Pole game.

mnemenoi
06-03-2009, 07:52 AM
I have found a few games that I had to definitely warn players about before they came over and tried to play in. I will say that I do deal with adult topics and in a mature game, such subject matter can offend certain players.

Vampire, though Wraith was the game that elicited the strongest reactions due to the inherent horror of the subject matter. It was by far the darkest of the old WoD games and could be quite chilling. A Dark Age vampire game I ran by candlelight also seemed to broach some boundaries, with some players not fully expecting a very real middle age setting.

Kult also seemed to cross some ethical boundaries at times and could make players feel uncomfortable. From Enchantment to Fulfilment, the Wraeththu RPG, seemed to stick close to the novel and if someone was unfamiliar with the novel's material then its sexuality could prove slightly disturbing to some who have very 'defined' views of sexuality.

Most of these games were ran with solitary or possibly 2 players, so I could focus upon them solitarily and evoke the horror and bleakness that I believe the writers wanted to convey in the genre. This is not saying that these games could not be played in a much less intense fashion or that a larger group would insulate the players from the strong emotions that one on one play can evoke.

On one last note, all the players were adults and took their characters very seriously, placing a lot of themselves and their own fears into the game. This is not always the case with gaming and truly needs to be decided between the GM and player beforehand. I usually used coffee breaks and player signs as clues to determine if the emotions were too intense. Both player and myself knew that we could easily call the game to a halt should they be too much, we were gaming for fun after all.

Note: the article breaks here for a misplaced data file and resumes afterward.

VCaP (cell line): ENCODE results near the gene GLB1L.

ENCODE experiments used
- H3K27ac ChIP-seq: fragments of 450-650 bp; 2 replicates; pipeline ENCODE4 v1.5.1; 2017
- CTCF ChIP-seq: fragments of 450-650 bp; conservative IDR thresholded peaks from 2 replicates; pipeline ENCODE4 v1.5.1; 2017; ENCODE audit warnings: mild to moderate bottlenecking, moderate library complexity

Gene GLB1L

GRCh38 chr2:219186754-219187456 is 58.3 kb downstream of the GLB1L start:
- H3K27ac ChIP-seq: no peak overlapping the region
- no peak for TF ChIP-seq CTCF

If done well horror can be a very fun genre, but its practice and technique needs to be made clear before the game begins and certain rules be put up that are not normally needed for its lighter hearted cousins.

Moritz
06-03-2009, 07:58 AM
On one last note, all the players were adults and took their characters very seriously, placing a lot of themselves and their own fears into the game. This is not always the case with gaming and truly needs to be decided between the GM and player beforehand. I usually used coffee breaks and player signs as clues to determine if the emotions were too intense. Both player and myself knew that we could easily call the game to a halt should they be too much, we were gaming for fun after all.

Mnemenoi,

Did you also have a 'safeword'?

mnemenoi
06-03-2009, 08:00 AM
and wanted to say kudo's on the topic, I think its something that might be very interesting to players and GM's alike. We gamers can occasionally forget that what we do can easily be seen as crossing some very strong boundaries and certain games blur those lines.